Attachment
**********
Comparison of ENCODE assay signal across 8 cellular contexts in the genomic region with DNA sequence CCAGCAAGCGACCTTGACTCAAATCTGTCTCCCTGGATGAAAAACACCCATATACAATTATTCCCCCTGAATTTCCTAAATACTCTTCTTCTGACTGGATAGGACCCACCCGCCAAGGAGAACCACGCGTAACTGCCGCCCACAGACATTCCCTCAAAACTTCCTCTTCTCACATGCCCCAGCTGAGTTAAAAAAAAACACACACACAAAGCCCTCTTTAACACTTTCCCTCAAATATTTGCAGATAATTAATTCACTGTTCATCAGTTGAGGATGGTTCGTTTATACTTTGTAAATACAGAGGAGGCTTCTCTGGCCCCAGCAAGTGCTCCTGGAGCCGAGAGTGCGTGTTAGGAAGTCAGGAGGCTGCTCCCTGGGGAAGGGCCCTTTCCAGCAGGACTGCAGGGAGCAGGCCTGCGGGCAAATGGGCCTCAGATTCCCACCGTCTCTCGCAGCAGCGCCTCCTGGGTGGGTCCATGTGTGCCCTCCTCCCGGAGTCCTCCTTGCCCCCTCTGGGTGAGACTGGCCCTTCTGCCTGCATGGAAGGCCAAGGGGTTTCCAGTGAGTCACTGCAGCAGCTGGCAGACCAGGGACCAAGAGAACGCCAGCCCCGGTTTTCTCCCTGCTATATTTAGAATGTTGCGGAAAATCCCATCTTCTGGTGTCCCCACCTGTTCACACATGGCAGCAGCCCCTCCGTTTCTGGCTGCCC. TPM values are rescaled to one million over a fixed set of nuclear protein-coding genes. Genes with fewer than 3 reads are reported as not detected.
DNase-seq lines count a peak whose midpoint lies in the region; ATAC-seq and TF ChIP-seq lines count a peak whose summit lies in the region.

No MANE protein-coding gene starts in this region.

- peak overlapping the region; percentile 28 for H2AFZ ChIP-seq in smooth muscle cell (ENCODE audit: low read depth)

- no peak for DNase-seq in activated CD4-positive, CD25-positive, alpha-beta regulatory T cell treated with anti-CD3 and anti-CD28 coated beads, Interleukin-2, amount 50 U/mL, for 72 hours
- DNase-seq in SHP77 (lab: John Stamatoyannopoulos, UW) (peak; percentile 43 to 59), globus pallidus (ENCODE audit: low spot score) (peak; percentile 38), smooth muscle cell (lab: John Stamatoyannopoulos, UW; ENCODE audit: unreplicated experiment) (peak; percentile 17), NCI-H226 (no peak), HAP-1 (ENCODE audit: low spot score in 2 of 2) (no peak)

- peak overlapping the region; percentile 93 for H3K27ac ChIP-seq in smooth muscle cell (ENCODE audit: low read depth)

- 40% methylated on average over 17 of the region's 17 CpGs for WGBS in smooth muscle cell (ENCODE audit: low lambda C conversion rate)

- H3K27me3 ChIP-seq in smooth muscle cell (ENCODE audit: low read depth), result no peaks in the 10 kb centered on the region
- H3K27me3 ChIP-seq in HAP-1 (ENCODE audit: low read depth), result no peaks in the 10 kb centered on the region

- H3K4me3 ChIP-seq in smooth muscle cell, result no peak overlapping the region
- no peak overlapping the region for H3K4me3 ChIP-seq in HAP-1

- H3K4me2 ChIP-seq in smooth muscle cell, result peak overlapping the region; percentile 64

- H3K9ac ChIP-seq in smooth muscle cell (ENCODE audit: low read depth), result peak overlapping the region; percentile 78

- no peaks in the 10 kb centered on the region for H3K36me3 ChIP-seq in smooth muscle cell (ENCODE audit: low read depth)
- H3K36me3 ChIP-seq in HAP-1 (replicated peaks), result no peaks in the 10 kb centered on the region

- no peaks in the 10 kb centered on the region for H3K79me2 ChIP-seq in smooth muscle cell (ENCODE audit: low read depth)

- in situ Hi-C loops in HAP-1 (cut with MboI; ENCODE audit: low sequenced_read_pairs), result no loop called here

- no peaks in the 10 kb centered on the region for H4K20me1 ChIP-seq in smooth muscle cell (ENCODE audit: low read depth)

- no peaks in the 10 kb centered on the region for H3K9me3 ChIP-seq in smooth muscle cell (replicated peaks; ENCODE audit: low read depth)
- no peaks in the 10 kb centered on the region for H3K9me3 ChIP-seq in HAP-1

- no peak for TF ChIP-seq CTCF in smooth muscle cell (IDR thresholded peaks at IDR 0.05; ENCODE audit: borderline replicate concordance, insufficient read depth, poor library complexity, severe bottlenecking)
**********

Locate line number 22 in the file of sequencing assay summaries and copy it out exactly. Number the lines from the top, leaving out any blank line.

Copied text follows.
- no peak for TF ChIP-seq CTCF in smooth muscle cell (IDR thresholded peaks at IDR 0.05; ENCODE audit: borderline replicate concordance, insufficient read depth, poor library complexity, severe bottlenecking)